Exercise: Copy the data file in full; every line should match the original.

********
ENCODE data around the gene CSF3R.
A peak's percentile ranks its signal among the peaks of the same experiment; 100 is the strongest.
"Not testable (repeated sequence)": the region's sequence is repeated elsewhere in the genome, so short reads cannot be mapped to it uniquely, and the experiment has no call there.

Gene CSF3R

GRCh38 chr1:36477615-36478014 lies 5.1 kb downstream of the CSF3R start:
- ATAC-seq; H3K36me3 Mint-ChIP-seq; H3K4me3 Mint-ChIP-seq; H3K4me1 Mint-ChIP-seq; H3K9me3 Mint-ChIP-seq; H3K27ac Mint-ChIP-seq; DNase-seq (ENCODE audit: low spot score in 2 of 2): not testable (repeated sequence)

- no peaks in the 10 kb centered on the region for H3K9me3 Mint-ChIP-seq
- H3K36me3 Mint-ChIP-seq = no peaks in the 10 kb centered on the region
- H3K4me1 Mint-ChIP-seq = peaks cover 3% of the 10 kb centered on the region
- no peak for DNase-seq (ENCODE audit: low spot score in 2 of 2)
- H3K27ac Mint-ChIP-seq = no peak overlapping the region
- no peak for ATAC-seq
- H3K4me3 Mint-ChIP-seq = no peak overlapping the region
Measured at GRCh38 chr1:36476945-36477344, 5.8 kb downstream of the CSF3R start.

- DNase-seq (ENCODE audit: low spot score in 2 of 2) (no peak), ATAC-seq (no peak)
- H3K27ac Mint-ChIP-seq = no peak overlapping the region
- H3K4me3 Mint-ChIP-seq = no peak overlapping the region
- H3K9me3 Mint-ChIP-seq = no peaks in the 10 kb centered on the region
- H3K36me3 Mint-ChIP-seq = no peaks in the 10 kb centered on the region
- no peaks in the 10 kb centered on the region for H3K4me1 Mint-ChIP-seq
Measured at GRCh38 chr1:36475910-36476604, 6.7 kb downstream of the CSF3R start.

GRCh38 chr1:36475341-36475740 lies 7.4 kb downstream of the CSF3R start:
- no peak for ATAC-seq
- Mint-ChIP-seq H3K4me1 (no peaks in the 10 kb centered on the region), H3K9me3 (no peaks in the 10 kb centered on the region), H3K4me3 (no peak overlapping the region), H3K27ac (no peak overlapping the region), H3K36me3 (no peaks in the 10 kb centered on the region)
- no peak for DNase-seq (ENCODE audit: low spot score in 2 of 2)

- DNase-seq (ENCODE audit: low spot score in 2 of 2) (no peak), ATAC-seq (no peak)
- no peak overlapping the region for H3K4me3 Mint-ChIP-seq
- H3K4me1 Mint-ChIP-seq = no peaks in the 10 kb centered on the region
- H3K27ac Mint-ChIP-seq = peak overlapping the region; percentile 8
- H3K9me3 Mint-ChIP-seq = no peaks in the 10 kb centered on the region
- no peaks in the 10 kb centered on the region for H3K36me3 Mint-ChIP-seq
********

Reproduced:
ENCODE data around the gene CSF3R.
A peak's percentile ranks its signal among the peaks of the same experiment; 100 is the strongest.
"Not testable (repeated sequence)": the region's sequence is repeated elsewhere in the genome, so short reads cannot be mapped to it uniquely, and the experiment has no call there.

Gene CSF3R

GRCh38 chr1:36477615-36478014 lies 5.1 kb downstream of the CSF3R start:
- ATAC-seq; H3K36me3 Mint-ChIP-seq; H3K4me3 Mint-ChIP-seq; H3K4me1 Mint-ChIP-seq; H3K9me3 Mint-ChIP-seq; H3K27ac Mint-ChIP-seq; DNase-seq (ENCODE audit: low spot score in 2 of 2): not testable (repeated sequence)

- no peaks in the 10 kb centered on the region for H3K9me3 Mint-ChIP-seq
- H3K36me3 Mint-ChIP-seq = no peaks in the 10 kb centered on the region
- H3K4me1 Mint-ChIP-seq = peaks cover 3% of the 10 kb centered on the region
- no peak for DNase-seq (ENCODE audit: low spot score in 2 of 2)
- H3K27ac Mint-ChIP-seq = no peak overlapping the region
- no peak for ATAC-seq
- H3K4me3 Mint-ChIP-seq = no peak overlapping the region
Measured at GRCh38 chr1:36476945-36477344, 5.8 kb downstream of the CSF3R start.

- DNase-seq (ENCODE audit: low spot score in 2 of 2) (no peak), ATAC-seq (no peak)
- H3K27ac Mint-ChIP-seq = no peak overlapping the region
- H3K4me3 Mint-ChIP-seq = no peak overlapping the region
- H3K9me3 Mint-ChIP-seq = no peaks in the 10 kb centered on the region
- H3K36me3 Mint-ChIP-seq = no peaks in the 10 kb centered on the region
- no peaks in the 10 kb centered on the region for H3K4me1 Mint-ChIP-seq
Measured at GRCh38 chr1:36475910-36476604, 6.7 kb downstream of the CSF3R start.

GRCh38 chr1:36475341-36475740 lies 7.4 kb downstream of the CSF3R start:
- no peak for ATAC-seq
- Mint-ChIP-seq H3K4me1 (no peaks in the 10 kb centered on the region), H3K9me3 (no peaks in the 10 kb centered on the region), H3K4me3 (no peak overlapping the region), H3K27ac (no peak overlapping the region), H3K36me3 (no peaks in the 10 kb centered on the region)
- no peak for DNase-seq (ENCODE audit: low spot score in 2 of 2)

- DNase-seq (ENCODE audit: low spot score in 2 of 2) (no peak), ATAC-seq (no peak)
- no peak overlapping the region for H3K4me3 Mint-ChIP-seq
- H3K4me1 Mint-ChIP-seq = no peaks in the 10 kb centered on the region
- H3K27ac Mint-ChIP-seq = peak overlapping the region; percentile 8
- H3K9me3 Mint-ChIP-seq = no peaks in the 10 kb centered on the region
- no peaks in the 10 kb centered on the region for H3K36me3 Mint-ChIP-seq